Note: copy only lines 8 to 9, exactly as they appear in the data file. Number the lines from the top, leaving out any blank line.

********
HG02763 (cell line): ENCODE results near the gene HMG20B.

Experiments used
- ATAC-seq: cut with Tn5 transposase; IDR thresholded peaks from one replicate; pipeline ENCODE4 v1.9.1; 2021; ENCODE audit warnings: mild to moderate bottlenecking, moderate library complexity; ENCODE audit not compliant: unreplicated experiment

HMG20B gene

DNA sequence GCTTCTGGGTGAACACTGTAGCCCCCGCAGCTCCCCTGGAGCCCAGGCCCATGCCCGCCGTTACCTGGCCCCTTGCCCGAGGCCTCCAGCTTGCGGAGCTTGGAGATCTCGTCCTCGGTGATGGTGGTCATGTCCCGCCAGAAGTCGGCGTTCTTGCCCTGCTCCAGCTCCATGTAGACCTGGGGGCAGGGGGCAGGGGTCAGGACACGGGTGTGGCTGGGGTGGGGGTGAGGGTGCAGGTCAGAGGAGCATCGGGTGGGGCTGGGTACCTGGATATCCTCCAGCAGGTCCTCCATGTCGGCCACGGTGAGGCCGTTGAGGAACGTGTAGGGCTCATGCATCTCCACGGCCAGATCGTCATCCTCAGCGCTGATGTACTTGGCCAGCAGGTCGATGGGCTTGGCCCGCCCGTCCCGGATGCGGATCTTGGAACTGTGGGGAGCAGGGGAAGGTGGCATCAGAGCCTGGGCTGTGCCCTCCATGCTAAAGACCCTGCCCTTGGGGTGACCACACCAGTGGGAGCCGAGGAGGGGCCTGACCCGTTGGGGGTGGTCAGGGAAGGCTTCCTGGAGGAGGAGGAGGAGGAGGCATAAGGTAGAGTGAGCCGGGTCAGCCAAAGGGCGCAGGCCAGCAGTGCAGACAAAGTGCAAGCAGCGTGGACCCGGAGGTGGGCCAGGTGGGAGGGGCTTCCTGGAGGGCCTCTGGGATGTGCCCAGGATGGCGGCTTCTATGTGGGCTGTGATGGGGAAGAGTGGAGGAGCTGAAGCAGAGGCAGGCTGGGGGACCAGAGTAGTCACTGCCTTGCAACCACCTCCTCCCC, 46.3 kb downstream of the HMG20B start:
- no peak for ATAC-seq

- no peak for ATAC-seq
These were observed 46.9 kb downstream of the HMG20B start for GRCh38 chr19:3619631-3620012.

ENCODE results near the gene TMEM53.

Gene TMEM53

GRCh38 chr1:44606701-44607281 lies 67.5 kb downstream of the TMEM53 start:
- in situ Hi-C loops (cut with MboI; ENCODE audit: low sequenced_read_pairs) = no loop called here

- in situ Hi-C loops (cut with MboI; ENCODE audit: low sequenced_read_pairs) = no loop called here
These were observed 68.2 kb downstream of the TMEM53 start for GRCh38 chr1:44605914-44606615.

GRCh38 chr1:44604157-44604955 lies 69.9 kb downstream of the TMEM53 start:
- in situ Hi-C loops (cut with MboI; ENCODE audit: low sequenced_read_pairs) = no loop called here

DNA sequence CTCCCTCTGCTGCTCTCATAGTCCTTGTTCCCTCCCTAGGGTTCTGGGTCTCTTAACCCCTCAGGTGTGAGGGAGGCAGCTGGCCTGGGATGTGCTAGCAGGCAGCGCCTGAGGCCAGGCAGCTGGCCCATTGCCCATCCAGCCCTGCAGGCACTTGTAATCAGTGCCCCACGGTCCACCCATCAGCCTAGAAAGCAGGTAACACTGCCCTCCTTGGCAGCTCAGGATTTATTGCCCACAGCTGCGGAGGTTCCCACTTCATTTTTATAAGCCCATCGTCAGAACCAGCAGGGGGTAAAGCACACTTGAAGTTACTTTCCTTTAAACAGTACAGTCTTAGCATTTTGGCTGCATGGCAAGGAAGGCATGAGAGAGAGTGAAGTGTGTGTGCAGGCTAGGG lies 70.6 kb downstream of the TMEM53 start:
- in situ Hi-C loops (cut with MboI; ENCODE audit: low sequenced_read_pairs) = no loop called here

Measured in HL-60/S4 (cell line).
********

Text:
These were observed 46.9 kb downstream of the HMG20B start for GRCh38 chr19:3619631-3620012.

ENCODE results near the gene TMEM53.